The TA for week 31 benchmarks Ethereum vs Bitcoin, exploring scarcity, EIP-1559, Proof of Stake, and other attributes.
ETH vs BTC: Correlated, Yet Fundamentally Different
One of the most prominent questions arising from new crypto investors is: “Should I buy Bitcoin or Ethereum?” Those two leading digital assets have fundamentally different backgrounds and structures. However, their price action has been increasingly correlated. While the yearly ETH/BTC correlation was at a mere 0,41 in the 2017 bull market, it reached a stable 0,8 level from 2018 to 2020. This year the average ETH/BTC correlation has been 0,73.
ETH vs BTC correlation:
2021 YTD: 0,73
On a technical level, the two leading digital assets differ significantly: Bitcoin’s value proposition is a scarce gold-like asset, while Ethereum is more like a decentralized finance (DeFi) ecosystem. Bitcoin’s built-in scarcity stems from its maximum theoretical supply of 21 million units. While Ethereum doesn’t have a hard-capped supply, the upcoming EIP-1559 upgrade will make it more scarce by reducing the supply of ETH tokens.
ETH/BTC: Digital Gold or DeFi Cash Flows?
As mentioned, Bitcoin’s edge lies in its digital scarcity and potential as an alternative to gold. Bitcoin also carries scaling potential in the form of layer 2 Lightning Network. Like physical gold, Bitcoin doesn’t generate any cash flow; the allocator usually uses buy&hold strategy, expecting the scarce nature to uplift its price in the future.
Ethereum has a different approach path, as Ethereum accrues gas fees to ETH holders through staking and upcoming PoS structure. “Ethereum: A Store of Value with Cash Flow” report forecasts a $19,8 billion net income for Ethereum in 2022; the report also includes a discounted cash flow valuation, conservatively suggesting a $16 770 value per each ETH token. Institutions like Pantera Capital have estimated bitcoin’s price to reach $100 000 level in nearby years.
As mentioned before, Ethereum’s scarcity is about to increase after EIP-1559 (also known as the Ethereum London Hard Fork). Ethereum will reach its projected supply peak in early 2022, in parallel with PoW – PoS shift. Ethereum’s supply peak is estimated to be 119,4 million units.
Even though Ethereum is inching closer to Bitcoin, the scarcity attribute alone won’t make Ethereum ”sound money.” PoW-derived Bitcoin will likely remain the more censorship-resistant option, while Ethereum is more centralized.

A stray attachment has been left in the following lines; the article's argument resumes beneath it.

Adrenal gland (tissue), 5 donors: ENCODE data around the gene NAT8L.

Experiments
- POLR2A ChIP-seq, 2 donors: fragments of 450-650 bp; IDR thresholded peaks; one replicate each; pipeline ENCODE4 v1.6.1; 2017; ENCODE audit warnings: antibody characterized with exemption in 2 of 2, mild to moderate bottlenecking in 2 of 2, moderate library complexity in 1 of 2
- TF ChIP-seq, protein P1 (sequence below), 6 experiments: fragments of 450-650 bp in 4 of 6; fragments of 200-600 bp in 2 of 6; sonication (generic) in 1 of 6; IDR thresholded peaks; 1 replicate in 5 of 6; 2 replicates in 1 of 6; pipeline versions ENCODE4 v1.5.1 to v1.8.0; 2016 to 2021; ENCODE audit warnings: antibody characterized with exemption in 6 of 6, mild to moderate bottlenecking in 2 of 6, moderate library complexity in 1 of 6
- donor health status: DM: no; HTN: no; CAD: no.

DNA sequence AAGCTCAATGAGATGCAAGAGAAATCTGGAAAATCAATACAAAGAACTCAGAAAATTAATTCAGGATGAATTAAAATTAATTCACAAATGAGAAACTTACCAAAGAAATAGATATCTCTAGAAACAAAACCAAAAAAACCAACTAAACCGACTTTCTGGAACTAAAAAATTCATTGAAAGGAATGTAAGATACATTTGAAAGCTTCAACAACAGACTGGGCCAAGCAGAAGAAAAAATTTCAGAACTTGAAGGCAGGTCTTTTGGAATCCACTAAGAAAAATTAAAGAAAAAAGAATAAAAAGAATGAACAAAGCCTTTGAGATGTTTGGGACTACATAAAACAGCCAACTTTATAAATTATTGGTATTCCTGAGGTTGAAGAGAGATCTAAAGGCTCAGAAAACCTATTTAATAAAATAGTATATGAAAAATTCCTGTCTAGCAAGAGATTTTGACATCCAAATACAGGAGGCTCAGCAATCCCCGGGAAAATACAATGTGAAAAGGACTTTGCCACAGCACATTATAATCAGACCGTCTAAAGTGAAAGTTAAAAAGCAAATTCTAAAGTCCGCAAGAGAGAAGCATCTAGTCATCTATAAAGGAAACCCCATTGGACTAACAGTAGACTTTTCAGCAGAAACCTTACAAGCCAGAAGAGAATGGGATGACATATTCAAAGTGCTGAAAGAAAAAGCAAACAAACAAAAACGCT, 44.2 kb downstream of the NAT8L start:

Ethereum vs Bitcoin: Market Capitalization
The market has been anticipating a possible BTC / ETH market capitalization flippening scenario, and the closest merges so far have been in February 2018 and May 2021. In February 2018, both assets momentarily approached $100 billion MCAP, and they tried to merge again around the $500 billion levels this May. Both occasions have been momentary anomalies, though, coinciding with cycle ends. Currently, ETH has under half of BTC’s market cap and would need to ascend 147,78 percent in order to meet Bitcoin.
Ethereum vs Bitcoin: Price Performance
The price-performance of Bitcoin and Ethereum has been correlated, mirroring the maturity of two leading digital assets. During the 2021 bull cycle, Ethereum followed Bitcoin closely until its late-cycle breakout in May. After the May 2021 chasm, Ethereum continued to outperform Bitcoin, possibly fuelled by EIP-1559 related speculation.
ETH vs BTC: PoW vs PoS?
Whereas Bitcoin will most likely continue with the original Proof of Work (PoW) protocol, we expect Ethereum to shift into Proof of Stake (PoS) in early 2022. The PoW and PoS are fundamentally different, starting from PoW mining that revolves around computational power. In PoS, the blocks are not mined but validated by entities with enough stake.
In Proof of Work, the first miner to solve the computational puzzle gets the block reward, while in Proof of Stake, the network validators collect network fees, and to dominate the network, PoW users need 51 percent of the computational power, or in PoS, to own 51% of the network. Proof of Stake likely has an increased appeal to environmentally conscious users, as it allegedly uses less energy. Lower energy consumption would also make PoS (or future Ethereum) the preferred option for ESG investors and funds, even ETFs.
The downside of PoS is that it’s a relatively unproven system, while Proof of Work is well tested. PoW-based Bitcoin has been moving towards less energy consumption as well, via many (ex-China) miners opt for greener mining infrastructure.